Web Survey Bibliography
Many survey organisations focus on the response rate as being the quality indicator for the impact of non-response bias. As a consequence, they implement a variety of measures to reduce non-response or to maintain response at some acceptable level. However, response rates alone are not good indicators of non-response bias. In general, higher response rates do not imply smaller non-response bias. The literature gives many examples of this (e.g., Groves and Peytcheva 2006, Keeter, Miller, Kohut, Groves and Presser 2000, Schouten 2004).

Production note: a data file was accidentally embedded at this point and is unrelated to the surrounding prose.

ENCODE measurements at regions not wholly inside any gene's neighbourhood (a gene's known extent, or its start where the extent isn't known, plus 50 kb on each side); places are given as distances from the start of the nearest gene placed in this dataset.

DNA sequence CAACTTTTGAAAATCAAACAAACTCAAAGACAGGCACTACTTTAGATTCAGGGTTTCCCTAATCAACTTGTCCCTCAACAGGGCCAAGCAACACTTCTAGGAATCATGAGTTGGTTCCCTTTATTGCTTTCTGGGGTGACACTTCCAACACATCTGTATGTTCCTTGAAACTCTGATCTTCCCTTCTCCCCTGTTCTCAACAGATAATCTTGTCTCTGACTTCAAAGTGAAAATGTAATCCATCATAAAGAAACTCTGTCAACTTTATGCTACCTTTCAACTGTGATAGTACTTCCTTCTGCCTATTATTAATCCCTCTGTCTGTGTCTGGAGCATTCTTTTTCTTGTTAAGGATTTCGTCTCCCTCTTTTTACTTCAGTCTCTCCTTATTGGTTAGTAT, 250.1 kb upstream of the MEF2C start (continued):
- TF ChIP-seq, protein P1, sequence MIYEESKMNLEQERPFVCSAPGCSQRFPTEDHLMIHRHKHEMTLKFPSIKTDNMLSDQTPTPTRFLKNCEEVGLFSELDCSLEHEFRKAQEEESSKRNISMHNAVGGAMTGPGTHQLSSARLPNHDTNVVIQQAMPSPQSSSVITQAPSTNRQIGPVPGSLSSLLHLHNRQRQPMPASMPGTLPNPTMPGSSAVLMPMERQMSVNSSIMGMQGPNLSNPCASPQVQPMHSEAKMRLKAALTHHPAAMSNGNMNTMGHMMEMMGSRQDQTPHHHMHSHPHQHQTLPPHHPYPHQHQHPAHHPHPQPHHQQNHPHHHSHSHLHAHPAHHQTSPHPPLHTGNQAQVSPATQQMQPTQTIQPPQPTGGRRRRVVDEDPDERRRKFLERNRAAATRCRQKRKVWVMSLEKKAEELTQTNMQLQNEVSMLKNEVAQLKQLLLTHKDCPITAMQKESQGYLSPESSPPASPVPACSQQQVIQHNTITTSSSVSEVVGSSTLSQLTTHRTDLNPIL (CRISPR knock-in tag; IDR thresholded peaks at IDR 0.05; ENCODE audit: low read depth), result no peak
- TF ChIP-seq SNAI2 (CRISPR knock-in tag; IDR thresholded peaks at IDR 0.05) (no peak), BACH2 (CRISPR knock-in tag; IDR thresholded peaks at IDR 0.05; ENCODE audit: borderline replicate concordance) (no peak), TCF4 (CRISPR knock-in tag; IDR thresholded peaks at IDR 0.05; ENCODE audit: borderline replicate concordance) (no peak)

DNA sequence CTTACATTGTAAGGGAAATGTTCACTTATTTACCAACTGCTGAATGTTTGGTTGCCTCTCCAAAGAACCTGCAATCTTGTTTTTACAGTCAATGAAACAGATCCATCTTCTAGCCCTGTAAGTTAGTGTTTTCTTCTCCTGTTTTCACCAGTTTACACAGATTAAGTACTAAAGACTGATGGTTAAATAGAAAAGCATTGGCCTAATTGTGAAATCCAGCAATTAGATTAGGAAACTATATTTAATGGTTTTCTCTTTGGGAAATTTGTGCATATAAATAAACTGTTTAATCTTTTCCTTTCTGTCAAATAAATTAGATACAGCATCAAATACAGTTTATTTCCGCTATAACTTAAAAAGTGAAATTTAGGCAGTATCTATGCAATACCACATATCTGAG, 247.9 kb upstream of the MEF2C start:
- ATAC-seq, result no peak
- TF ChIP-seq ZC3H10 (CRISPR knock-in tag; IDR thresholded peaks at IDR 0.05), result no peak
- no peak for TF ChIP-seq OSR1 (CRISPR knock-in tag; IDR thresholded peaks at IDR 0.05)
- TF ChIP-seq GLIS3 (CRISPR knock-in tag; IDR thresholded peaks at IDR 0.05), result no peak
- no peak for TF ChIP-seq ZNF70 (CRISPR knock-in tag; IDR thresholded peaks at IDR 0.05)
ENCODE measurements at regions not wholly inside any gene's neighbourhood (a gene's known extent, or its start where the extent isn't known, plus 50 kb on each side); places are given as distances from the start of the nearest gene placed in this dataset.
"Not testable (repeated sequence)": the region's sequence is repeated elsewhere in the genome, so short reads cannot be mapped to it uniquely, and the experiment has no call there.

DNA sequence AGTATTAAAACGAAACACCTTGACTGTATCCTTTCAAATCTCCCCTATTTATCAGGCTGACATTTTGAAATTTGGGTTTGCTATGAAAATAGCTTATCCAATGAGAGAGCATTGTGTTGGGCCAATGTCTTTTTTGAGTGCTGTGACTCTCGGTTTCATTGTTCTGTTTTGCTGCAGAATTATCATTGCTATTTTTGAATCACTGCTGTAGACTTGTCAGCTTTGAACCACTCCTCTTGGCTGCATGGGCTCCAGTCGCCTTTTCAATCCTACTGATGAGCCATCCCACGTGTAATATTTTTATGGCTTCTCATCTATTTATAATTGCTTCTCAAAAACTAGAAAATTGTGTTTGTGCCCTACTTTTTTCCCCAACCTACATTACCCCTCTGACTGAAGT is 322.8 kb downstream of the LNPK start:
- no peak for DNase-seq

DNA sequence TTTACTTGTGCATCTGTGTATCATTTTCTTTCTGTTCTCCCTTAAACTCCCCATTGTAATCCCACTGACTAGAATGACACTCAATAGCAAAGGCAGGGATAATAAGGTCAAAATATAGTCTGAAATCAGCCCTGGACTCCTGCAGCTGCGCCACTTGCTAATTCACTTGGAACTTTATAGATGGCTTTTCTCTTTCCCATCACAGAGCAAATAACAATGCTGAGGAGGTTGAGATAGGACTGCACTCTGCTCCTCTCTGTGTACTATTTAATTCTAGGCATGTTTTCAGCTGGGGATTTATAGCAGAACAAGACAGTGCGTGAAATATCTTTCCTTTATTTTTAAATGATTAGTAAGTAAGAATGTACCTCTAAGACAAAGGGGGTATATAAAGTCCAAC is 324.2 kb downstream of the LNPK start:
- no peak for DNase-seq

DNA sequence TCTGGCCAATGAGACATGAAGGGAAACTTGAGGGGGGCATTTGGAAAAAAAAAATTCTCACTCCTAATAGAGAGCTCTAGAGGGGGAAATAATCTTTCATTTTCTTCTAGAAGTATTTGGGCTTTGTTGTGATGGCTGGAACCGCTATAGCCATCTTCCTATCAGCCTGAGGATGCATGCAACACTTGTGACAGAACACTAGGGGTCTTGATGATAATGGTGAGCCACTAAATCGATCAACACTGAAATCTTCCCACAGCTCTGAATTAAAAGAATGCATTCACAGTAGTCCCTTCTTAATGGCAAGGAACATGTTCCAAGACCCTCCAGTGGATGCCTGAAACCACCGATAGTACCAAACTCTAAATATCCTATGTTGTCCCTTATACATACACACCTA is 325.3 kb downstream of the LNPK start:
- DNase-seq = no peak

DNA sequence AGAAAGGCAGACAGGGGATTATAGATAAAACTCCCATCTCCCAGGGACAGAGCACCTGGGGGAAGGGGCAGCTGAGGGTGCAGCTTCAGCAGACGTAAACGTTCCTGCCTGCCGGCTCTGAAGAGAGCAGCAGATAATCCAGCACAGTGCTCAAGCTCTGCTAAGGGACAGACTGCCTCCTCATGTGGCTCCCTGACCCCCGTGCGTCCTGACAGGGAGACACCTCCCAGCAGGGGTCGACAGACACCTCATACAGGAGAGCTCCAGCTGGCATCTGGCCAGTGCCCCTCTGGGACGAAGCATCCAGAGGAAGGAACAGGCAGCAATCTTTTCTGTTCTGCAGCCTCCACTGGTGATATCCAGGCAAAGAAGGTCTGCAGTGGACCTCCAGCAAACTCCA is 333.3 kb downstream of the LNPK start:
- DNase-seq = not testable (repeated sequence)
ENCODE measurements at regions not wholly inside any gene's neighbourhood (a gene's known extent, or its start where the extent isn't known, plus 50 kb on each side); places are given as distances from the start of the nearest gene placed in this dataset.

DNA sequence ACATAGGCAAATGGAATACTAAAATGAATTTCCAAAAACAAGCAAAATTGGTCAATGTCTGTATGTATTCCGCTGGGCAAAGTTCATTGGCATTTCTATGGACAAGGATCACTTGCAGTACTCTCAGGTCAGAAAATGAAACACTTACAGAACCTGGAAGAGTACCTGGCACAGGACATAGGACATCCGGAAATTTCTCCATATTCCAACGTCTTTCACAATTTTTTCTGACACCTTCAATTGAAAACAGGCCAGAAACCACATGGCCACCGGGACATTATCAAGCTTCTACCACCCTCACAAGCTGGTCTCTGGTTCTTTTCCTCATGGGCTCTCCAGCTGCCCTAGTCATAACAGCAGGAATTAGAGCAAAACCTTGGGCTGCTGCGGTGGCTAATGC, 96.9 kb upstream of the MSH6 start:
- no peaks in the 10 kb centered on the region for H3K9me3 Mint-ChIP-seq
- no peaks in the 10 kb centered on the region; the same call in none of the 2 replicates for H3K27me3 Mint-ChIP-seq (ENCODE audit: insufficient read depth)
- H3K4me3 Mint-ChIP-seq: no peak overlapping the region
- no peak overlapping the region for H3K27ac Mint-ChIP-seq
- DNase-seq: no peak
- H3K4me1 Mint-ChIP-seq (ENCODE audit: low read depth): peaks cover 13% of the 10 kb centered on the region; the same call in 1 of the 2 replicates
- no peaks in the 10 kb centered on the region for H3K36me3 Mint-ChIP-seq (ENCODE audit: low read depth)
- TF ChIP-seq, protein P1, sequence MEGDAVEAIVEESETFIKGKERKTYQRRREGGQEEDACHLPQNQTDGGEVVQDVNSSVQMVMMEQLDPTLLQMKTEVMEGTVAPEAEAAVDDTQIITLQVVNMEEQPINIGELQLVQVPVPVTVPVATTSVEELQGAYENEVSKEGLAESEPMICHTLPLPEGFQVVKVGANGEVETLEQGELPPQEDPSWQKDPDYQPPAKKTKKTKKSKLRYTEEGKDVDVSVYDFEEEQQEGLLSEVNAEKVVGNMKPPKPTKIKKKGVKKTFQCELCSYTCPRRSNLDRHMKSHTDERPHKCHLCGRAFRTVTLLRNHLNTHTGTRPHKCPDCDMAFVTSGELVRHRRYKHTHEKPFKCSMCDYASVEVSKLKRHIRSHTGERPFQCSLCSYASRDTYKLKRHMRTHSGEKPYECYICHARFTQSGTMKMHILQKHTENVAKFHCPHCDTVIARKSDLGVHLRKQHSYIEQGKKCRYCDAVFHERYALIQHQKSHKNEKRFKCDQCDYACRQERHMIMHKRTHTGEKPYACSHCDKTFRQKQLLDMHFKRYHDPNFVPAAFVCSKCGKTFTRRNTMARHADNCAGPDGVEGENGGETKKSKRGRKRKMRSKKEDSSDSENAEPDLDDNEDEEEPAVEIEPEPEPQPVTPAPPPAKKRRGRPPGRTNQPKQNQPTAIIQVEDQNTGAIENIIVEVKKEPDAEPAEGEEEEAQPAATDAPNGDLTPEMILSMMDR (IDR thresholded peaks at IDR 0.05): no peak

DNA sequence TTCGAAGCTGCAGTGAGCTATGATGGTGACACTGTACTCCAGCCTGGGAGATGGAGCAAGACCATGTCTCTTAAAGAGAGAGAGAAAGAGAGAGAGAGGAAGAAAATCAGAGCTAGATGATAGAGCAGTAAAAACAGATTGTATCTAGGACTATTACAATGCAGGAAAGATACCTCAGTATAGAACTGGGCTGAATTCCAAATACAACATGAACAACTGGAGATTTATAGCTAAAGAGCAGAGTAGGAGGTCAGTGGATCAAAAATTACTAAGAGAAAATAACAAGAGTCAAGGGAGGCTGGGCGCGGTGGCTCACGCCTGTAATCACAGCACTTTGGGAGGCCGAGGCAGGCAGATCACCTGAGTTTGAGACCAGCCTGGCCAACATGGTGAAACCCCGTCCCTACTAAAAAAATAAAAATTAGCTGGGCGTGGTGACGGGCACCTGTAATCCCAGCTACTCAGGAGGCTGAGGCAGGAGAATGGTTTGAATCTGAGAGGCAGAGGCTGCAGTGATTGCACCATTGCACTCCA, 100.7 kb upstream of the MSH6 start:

We introduce a number of concepts and an indicator to assess the similarity between the response and the sample of a survey. Such quality indicators, which we call R-indicators, may serve as counterparts to survey response rates and are primarily directed at evaluating the non-response bias. These indicators may facilitate analysis of survey response over time, between various fieldwork strategies or data collection modes. We apply the R-indicators to two practical examples.
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